To avoid the sin of assuming the board is inclusive and diverse, ask the following questions: 

  • Are there processes in place that allow for each member to be valued equally?
  • How does the board balance “short term” vs “long term” goals?
  • Is there a transparent way managers can share concerns with board members before, during, and after board meetings?

STRATEGY: The sin of assuming there has been enough discussion

Strategy, by its very nature, is linked to a company’s long-term vision. It is commonly assumed that regular board meetings discuss the company’s strategic planning at length. This is, after all, one of the board’s main tasks. However, in our recent study, Antonio Nuñez of Parangon Partners, and I found that strategic planning is actually discussed less, and in less detail, than board members feel necessary. Our findings show that board members would like more information about the company’s strategy.

There is an extremely fine line between constructive board encouragement of the management team, led by the CEO, and unacceptable meddling in strategy – so finding the right balance is no easy task. To what extent should the CEO and executives listen to the board? How much influence should the board have in shaping corporate strategy? Is it the board’s responsibility to encourage discussion of the plan presented by the CEO and their management team, or should the board be the one to define that plan? Is it the board’s job to identify key issues and let the management team develop its own plan based on these strategic guidelines?

Strategy, by its very nature, is linked to a company’s long-term vision. Despite this, it is striking to find that 22% of board members feel that there is a lack of clarity on the time horizon of the issues being discussed on the board. This gets the meeting off to a bad start if this is not clear. Part of the problem related to the “time factor” may lie in the answer to whether executives are fully transparent with board members about their strategic concerns. A total of 36.6% stated that they disagreed or strongly disagreed with that statement. It is more worrying than previously thought if about one in three do not feel comfortable sharing these types of topics.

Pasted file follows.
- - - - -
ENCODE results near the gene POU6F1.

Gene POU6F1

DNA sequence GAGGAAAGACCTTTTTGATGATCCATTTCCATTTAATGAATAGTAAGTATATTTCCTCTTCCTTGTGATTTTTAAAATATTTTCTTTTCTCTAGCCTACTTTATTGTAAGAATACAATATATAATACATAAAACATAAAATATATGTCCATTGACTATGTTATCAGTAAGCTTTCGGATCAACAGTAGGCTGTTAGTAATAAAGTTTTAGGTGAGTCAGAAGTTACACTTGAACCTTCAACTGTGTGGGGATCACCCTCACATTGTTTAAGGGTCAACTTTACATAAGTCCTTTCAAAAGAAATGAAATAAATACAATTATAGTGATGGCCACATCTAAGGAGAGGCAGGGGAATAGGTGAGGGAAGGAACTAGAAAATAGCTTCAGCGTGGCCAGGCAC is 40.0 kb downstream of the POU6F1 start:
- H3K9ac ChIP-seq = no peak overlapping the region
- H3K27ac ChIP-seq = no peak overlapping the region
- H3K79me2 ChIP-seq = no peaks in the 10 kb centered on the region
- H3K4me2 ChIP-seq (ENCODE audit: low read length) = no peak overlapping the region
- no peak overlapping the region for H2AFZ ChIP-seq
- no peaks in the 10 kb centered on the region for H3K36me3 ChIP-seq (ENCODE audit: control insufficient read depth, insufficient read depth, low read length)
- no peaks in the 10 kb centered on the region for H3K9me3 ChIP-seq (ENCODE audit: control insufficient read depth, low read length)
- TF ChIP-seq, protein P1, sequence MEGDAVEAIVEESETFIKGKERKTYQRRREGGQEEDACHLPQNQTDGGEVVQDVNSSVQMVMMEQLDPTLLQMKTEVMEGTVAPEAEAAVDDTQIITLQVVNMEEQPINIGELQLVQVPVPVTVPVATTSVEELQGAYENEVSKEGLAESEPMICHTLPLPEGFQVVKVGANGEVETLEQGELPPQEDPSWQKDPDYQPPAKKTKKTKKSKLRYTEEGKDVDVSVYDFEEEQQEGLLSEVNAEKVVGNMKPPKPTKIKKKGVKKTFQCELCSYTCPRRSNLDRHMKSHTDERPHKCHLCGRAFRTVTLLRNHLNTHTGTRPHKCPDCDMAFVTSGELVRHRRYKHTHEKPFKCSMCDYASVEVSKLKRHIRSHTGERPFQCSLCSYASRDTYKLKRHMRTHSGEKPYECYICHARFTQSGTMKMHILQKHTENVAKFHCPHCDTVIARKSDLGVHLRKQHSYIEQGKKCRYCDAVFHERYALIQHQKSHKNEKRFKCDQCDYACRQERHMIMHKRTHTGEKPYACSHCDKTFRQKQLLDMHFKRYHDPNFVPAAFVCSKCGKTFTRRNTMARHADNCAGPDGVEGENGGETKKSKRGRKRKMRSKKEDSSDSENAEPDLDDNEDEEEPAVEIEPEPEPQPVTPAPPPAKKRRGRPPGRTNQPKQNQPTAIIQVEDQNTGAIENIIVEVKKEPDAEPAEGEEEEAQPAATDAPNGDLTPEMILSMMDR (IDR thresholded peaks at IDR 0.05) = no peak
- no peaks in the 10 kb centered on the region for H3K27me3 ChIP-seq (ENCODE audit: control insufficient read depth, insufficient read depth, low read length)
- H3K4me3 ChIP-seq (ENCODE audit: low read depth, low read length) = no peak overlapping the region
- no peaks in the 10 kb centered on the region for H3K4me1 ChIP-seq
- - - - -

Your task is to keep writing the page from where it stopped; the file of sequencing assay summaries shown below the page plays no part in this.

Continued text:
The difficulties encountered by members in addressing these issues are frequent. In fact, when asked what issues were regularly discussed at the board but were never resolved or poorly resolved, 21.5% of the responses were related to strategy. This indicates that addressing the latter and discussing critical issues is a problem for this group.

When asked what they would like to know or what they need to know as board members, directors emphasized the need for more information about the company’s strategy. In fact, 14% of respondents made reference to this issue, suggesting that they feel they lack sufficient insight into this aspect of the company.